In accordance with the present invention, there is provided a variable focus lens including

a substantially cylindrical fluid chamber having a cylinder wall and an axis, the fluid chamber including a first fluid (A) and an axially displaced second fluid (B), the fluids being non-miscible, in contact over a meniscus and having different indices of refraction,

a fluid contact layer arranged on the inside of the cylinder wall,

a first electrode separated from the first fluid and second fluid by the fluid contact layer,

a second electrode acting on the second fluid,

the fluid contact layer having a wettability by the second fluid which varies under the application of a voltage between the first electrode and the second electrode, such that the shape of the meniscus varies in dependence on the said voltage,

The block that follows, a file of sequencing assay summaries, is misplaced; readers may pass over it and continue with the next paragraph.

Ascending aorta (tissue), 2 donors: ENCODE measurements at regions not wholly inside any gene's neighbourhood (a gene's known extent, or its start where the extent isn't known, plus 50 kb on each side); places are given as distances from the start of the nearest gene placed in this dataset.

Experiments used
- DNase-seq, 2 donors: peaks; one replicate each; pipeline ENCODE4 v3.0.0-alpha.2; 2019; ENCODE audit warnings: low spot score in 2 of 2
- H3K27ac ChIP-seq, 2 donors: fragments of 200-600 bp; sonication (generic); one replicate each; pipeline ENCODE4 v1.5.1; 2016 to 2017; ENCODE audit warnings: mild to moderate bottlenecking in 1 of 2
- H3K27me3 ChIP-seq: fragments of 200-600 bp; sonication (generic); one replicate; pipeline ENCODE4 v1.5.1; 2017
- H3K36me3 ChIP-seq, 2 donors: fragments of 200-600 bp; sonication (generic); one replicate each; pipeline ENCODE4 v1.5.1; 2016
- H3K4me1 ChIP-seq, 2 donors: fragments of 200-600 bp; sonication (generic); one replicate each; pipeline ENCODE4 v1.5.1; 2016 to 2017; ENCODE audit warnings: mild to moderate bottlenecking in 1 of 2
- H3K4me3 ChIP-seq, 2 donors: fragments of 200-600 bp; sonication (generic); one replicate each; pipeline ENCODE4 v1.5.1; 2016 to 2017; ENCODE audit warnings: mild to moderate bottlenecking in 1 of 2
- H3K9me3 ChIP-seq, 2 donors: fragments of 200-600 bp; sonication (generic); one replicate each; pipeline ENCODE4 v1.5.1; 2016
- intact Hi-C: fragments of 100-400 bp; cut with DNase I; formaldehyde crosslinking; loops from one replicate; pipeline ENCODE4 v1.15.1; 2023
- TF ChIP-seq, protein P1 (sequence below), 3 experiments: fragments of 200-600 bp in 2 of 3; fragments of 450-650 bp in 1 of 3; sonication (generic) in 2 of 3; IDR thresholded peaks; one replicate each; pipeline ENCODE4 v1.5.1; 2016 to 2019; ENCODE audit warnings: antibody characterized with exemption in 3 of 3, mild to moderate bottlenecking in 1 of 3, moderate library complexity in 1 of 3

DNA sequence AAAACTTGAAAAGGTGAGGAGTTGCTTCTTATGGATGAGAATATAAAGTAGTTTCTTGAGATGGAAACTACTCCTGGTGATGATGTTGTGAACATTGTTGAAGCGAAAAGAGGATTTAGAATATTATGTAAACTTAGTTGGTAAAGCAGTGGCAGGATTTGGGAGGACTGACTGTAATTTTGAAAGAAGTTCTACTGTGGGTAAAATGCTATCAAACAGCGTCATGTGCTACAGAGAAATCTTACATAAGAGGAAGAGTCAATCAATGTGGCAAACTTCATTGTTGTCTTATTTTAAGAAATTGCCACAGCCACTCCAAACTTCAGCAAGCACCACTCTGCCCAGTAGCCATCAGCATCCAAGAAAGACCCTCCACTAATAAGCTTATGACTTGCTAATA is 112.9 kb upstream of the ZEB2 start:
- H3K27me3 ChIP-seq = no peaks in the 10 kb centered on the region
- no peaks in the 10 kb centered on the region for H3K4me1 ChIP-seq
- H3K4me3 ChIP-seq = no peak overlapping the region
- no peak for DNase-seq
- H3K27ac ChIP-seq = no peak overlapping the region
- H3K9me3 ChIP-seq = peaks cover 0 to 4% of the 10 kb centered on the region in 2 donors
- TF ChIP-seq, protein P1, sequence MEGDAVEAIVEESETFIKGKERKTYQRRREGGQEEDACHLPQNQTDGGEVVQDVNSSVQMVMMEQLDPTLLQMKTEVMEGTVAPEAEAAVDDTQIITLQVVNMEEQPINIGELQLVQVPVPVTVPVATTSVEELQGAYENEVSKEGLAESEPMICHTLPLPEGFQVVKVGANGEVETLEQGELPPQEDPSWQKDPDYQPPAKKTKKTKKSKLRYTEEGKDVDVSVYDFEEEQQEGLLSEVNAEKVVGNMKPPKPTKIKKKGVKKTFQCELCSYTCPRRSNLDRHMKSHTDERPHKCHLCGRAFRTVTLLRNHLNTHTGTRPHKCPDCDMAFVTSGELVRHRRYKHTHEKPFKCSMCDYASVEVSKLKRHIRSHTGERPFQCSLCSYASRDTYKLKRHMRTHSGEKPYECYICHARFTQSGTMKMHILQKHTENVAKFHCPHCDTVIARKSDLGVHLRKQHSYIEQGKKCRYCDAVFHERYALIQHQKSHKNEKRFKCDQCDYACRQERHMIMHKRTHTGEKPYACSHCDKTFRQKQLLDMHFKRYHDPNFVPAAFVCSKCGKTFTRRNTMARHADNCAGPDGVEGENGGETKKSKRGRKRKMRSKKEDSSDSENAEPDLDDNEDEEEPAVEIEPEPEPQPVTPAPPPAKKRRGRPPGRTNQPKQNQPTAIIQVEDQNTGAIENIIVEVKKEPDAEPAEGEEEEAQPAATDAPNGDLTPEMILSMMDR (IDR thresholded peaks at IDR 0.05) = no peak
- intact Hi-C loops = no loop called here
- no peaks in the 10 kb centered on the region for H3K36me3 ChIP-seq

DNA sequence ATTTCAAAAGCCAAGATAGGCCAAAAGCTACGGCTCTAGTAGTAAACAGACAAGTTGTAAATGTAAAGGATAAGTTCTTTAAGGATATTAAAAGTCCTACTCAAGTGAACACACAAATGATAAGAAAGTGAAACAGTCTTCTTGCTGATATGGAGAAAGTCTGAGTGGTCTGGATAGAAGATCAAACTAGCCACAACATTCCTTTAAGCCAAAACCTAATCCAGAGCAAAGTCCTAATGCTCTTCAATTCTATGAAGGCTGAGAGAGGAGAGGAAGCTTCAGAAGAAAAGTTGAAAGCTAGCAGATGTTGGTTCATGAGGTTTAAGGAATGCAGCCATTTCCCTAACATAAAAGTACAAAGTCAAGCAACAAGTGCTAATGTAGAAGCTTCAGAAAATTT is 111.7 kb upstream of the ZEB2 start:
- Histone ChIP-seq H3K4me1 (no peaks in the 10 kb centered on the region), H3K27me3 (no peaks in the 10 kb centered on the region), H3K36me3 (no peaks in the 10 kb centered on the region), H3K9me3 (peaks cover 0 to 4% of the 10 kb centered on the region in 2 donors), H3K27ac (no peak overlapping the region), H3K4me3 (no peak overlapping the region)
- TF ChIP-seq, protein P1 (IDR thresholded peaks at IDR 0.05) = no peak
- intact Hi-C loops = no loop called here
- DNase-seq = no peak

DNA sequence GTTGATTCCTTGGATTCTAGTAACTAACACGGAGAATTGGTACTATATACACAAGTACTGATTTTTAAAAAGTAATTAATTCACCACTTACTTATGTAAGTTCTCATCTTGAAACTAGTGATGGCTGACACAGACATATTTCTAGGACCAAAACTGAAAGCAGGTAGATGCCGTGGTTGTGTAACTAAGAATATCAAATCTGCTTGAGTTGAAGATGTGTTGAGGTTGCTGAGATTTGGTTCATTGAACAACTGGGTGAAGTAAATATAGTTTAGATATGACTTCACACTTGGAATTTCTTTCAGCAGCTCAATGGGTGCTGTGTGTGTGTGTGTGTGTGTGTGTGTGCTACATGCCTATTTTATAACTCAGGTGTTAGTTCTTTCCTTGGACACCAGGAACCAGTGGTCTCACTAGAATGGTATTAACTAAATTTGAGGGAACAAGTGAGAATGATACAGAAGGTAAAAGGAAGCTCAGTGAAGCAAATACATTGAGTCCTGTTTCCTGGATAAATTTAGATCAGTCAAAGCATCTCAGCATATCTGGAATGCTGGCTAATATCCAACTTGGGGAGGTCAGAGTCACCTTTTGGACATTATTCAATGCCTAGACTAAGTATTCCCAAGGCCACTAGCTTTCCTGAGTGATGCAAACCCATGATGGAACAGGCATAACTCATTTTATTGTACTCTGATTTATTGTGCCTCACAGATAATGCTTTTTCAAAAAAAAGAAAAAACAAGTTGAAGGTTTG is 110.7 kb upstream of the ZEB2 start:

wherein the wettability of the fluid contact layer by the second fluid is substantially equal on both sides of the intersection of the meniscus with the contact layer when no voltage is applied between the first and second electrodes.

The equal wettability of the fluid contact layer on both sides of the intersection allows a larger movement of the meniscus and, as a consequence, a greater change in curvature of the meniscus. It allows a concave meniscus to become convex or vice versa.

In a preferred embodiment the lens is arranged to produce a meniscus shape which is concave, the shape becoming less concave at increasing magnitude of voltage applied between the first and second electrodes. With the fluid contact layer substantially cylindrical, the tendency of the first fluid to wet the fluid contact surface can be used to produce the concave meniscus shape, and furthermore, relatively low voltages can be used to vary the meniscus shape to alter the power of the lens. Thereby, a desired range in lens power may be produced without the application of excess voltage.